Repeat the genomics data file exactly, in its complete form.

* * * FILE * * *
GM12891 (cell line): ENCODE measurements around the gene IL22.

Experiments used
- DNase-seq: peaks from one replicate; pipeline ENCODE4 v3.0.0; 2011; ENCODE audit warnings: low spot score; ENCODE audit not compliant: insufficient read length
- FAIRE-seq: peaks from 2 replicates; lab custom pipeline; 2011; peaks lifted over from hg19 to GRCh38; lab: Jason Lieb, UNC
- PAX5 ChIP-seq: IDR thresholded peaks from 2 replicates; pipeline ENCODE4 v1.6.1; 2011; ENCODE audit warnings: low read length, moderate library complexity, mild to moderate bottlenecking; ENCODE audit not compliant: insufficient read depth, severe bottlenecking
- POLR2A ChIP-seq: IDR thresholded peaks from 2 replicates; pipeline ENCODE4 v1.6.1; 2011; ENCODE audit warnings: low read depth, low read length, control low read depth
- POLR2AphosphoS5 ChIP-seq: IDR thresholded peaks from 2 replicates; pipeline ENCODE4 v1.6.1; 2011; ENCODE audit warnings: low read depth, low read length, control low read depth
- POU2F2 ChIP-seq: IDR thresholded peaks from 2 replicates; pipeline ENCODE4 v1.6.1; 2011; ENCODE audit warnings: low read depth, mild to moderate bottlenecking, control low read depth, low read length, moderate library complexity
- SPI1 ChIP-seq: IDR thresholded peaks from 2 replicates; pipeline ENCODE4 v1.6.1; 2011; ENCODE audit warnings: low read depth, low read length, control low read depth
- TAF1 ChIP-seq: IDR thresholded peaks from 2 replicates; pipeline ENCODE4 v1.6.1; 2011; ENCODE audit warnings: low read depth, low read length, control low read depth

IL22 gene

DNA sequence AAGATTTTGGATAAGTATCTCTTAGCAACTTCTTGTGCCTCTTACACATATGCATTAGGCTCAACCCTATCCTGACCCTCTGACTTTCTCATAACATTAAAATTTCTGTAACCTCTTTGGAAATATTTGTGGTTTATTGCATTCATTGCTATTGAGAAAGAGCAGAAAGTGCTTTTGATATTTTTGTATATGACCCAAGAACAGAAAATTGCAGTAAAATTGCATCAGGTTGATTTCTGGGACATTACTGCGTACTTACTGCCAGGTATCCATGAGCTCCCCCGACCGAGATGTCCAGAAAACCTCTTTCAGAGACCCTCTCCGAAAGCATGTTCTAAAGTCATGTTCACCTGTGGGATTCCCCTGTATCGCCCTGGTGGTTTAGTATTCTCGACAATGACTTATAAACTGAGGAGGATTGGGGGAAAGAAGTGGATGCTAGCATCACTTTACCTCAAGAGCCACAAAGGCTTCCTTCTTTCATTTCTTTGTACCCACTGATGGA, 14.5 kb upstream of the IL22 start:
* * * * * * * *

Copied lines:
GM12891 (cell line): ENCODE measurements around the gene IL22.

Experiments used
- DNase-seq: peaks from one replicate; pipeline ENCODE4 v3.0.0; 2011; ENCODE audit warnings: low spot score; ENCODE audit not compliant: insufficient read length
- FAIRE-seq: peaks from 2 replicates; lab custom pipeline; 2011; peaks lifted over from hg19 to GRCh38; lab: Jason Lieb, UNC
- PAX5 ChIP-seq: IDR thresholded peaks from 2 replicates; pipeline ENCODE4 v1.6.1; 2011; ENCODE audit warnings: low read length, moderate library complexity, mild to moderate bottlenecking; ENCODE audit not compliant: insufficient read depth, severe bottlenecking
- POLR2A ChIP-seq: IDR thresholded peaks from 2 replicates; pipeline ENCODE4 v1.6.1; 2011; ENCODE audit warnings: low read depth, low read length, control low read depth
- POLR2AphosphoS5 ChIP-seq: IDR thresholded peaks from 2 replicates; pipeline ENCODE4 v1.6.1; 2011; ENCODE audit warnings: low read depth, low read length, control low read depth
- POU2F2 ChIP-seq: IDR thresholded peaks from 2 replicates; pipeline ENCODE4 v1.6.1; 2011; ENCODE audit warnings: low read depth, mild to moderate bottlenecking, control low read depth, low read length, moderate library complexity
- SPI1 ChIP-seq: IDR thresholded peaks from 2 replicates; pipeline ENCODE4 v1.6.1; 2011; ENCODE audit warnings: low read depth, low read length, control low read depth
- TAF1 ChIP-seq: IDR thresholded peaks from 2 replicates; pipeline ENCODE4 v1.6.1; 2011; ENCODE audit warnings: low read depth, low read length, control low read depth

IL22 gene

DNA sequence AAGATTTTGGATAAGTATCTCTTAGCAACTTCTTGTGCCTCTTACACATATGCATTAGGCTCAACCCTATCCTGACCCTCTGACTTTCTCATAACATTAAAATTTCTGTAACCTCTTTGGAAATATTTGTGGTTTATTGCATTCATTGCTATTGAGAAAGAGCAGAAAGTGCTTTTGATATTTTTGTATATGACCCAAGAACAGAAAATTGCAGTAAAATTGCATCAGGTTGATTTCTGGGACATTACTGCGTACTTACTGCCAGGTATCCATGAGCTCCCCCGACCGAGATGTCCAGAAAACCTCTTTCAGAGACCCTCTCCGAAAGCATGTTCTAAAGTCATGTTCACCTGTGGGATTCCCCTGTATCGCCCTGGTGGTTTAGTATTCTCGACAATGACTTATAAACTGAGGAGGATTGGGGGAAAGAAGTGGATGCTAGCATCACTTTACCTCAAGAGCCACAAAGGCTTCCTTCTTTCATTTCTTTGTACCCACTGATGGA, 14.5 kb upstream of the IL22 start: